Factory Explosion Survivor, on Fire, Fell into Chocolate Vat

Flames had engulfed her arm when the floor gave way β€” potentially saving her life.

Emergency responders and heavy equipment at the site of a deadly explosion at a chocolate factory in West Reading, Pennsylvania, March 25, 2023.
Emergency responders and heavy equipment at the site of a deadly explosion at a chocolate factory in West Reading, Pennsylvania, March 25, 2023.
AP Photo/Michael Rubinkam

A woman pulled alive from the rubble of a Pennsylvania chocolate factory after an explosion that killed seven co-workers says flames had engulfed the building, and her arm, when the floor gave way beneath her. That might have been the end, if she hadn't fallen into a vat of liquid chocolate.

The dark liquid extinguished her blazing arm, but Patricia Borges wound up breaking her collarbone and both of her heels. She would spend the next nine hours screaming for help and waiting for rescue as firefighters battled the inferno and choppers thumped overhead at the R.M. Palmer Co. factory.

"When I began to burn, I thought it was the end for me," Borges, 50, told The Associated Press in an exclusive interview from her hospital bed in West Reading, Pennsylvania, just minutes from the chocolate factory where she worked as a machine operator. Investigators from the National Transportation Safety Board interviewed Borges on Friday, according to her family.

The March 24 blast at R.M. Palmer killed seven of Borges's co-workers and injured 10. Federal, state and local investigations are underway. A cause has not been determined, but the federal transportation safety agency has characterized it as a natural gas explosion.

Borges said she and others had complained about a gas odor about 30 minutes before the factory blew up. She is angry Palmer didn't immediately evacuate. She said the deaths of her co-workers β€” including her close friend, Judith Lopez-Moran β€” could've been prevented.

Others workers have also said they smelled natural gas, according to their relatives. Palmer, a 75-year-old, family-run company with deep roots in the small town 60 miles (96 kilometers) northwest of Philadelphia, has not responded to questions about the workers' claims.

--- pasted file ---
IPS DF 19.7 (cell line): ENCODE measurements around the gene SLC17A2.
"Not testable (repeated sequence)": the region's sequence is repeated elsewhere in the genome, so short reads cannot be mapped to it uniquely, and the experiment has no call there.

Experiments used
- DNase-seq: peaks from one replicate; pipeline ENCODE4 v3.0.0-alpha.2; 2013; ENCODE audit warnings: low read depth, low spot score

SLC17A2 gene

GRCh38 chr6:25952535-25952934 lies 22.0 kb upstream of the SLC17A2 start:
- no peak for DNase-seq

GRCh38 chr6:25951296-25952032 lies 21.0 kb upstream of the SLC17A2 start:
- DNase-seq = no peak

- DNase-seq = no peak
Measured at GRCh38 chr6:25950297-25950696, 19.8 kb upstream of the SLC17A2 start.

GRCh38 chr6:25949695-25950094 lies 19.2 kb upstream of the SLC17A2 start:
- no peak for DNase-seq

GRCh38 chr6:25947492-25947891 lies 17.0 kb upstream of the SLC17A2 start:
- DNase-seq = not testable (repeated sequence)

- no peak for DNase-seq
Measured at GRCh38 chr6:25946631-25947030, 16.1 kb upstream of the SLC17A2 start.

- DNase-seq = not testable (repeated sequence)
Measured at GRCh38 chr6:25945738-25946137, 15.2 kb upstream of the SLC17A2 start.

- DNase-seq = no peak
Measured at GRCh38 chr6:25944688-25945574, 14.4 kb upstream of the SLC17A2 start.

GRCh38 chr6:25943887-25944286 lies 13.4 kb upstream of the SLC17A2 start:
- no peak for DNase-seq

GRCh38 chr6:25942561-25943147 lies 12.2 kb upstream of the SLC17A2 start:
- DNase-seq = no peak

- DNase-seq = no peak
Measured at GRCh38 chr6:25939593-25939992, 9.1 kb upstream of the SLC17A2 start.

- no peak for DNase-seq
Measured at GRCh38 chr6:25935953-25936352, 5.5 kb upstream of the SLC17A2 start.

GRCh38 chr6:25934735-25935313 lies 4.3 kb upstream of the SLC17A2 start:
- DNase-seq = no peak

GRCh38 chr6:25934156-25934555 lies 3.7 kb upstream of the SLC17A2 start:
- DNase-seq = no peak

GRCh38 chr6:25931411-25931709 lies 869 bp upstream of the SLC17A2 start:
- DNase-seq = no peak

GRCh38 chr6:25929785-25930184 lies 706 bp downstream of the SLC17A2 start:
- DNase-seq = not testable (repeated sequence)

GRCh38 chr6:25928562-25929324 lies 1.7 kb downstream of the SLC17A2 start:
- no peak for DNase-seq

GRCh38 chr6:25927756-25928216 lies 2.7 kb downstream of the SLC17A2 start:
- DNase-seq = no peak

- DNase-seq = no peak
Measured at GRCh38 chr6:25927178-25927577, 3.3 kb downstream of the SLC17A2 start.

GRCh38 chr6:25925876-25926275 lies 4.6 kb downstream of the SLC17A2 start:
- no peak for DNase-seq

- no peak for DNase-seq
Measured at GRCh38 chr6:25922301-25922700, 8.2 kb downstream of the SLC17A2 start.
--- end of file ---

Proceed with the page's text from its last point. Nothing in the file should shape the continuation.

Speaking in Spanish over videoconference, her eyes bruised and her burned right arm heavily bandaged, Borges recounted her terrifying brush with death.

The factory was getting ready for a product switch that day, so instead of running a candy-wrapping machine as usual, she was helping to clean.

At 4:30 p.m., Borges told the AP, she smelled natural gas. It was strong and nauseated her. Borges and her co-workers approached their supervisor, asking "what was going to be done, if we were going to be evacuated," she recalled.

Borges said the supervisor noted someone higher up would have to make that decision. So she got back to work.

Just before 5 p.m., the two-story brick building exploded.

Borges, who'd been on a ladder, was thrown to the ground. She heard screaming. There was fire everywhere, and the flames quickly overtook her. "I asked God why he was giving me such a horrible death," she said. "I asked him to save me, that I didn't want to die in the fire."

She began to run. That's when the floor gave way, and she could feel herself falling β€” into a long, horizontal tank of chocolate in the factory's basement. At 4 feet, 10 inches tall, Borges landed on her feet in chest-high liquid.

The chocolate extinguished the flames, but she believes her fall is what broke her feet.

The vat began filling with water from firefighters' hoses, eventually forcing Borges to climb out as it reached neck level. She sat on the lip of the tank, then jumped into a pool of water that had formed on the basement floor. Briefly submerged, Borges said she swallowed a mouthful of water before surfacing. She grabbed onto some plastic tubing.

And then she waited.

"Help, help, please help!" she yelled, over and over, for hours. No one came.

The pain grew more intense. The water was frigid. The main supply pipe for the building's fire suppression system had ruptured β€” and water was pouring into the basement. She lost track of time but thought she might be there for days.

"The only thing I wanted was to get out of there," she said.

Finally, in the middle of the night, she saw a light and screamed anew for help.

Search-and-rescue dogs had alerted their handlers that a survivor might be in the rubble. Now, as rescuers carefully worked their way down to the basement, they heard Borges's cries.

Calling for quiet, the rescuers followed the sound of her voice. They found her in a tight space, in chest-deep water. She made her way to them and was placed in a litter.

"She was severely hypothermic and banged up," conscious but "absolutely confused," said Ken Pagurek, who helped lead rescue efforts as program manager of Pennsylvania Task Force 1, an emergency response team that deploys to disaster sites around the country.

"I think had they not gotten to her when they did, there was a very good chance the number of victims was going to be plus one," said Pagurek, also a captain in the Philadelphia Fire Department.

Her rescue gave hope to first responders who already had pulled two bodies from the rubble in the hours after the blast. Rescuers spent two more days at the pile. They found five more bodies but no additional survivors.

Borges now faces surgery on both feet and a long recovery. Her family has launched a GoFundMe campaign to help her pay the bills.

Borges, who came to the United States 31 years ago from Puebla state in south-central Mexico, has worked at Palmer for four years. She said she's seeking accountability.

"I wanted to speak so that this will be prevented in the future," she said. "For my colleague Judy, I want there to be justice."


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